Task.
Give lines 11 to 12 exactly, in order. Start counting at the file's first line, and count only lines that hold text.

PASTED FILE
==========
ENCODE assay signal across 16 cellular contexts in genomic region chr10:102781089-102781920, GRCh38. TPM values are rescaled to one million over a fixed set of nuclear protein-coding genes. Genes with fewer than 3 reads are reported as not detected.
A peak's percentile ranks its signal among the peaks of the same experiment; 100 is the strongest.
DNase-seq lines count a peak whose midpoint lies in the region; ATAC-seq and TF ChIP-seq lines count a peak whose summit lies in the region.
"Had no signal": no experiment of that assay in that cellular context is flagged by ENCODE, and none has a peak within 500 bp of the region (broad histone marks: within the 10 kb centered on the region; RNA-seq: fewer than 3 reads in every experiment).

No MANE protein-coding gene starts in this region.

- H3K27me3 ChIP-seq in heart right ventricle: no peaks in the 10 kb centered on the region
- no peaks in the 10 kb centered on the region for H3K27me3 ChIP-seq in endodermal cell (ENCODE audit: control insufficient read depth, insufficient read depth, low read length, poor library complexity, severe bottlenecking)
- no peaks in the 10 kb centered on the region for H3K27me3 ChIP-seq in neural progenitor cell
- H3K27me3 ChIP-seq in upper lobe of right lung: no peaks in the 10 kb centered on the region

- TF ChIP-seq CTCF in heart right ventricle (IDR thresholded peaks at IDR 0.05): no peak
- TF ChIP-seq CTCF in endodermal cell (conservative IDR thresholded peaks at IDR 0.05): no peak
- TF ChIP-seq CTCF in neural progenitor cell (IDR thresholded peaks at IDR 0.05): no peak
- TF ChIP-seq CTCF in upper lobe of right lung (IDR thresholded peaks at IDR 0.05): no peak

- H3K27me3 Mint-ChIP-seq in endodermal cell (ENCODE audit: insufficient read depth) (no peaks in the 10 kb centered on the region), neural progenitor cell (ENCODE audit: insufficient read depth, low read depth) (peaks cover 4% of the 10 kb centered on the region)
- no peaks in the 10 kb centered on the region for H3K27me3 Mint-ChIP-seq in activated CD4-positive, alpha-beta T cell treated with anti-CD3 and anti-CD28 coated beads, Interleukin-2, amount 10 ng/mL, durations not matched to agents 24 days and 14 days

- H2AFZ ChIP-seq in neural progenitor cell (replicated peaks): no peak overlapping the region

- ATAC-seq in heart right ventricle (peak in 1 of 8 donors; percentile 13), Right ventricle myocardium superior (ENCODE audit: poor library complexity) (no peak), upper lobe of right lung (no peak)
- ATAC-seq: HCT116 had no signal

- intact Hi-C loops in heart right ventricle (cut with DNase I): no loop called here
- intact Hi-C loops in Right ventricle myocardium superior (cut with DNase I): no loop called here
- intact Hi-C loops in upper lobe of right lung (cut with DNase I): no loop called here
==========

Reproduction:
- TF ChIP-seq CTCF in endodermal cell (conservative IDR thresholded peaks at IDR 0.05): no peak
- TF ChIP-seq CTCF in neural progenitor cell (IDR thresholded peaks at IDR 0.05): no peak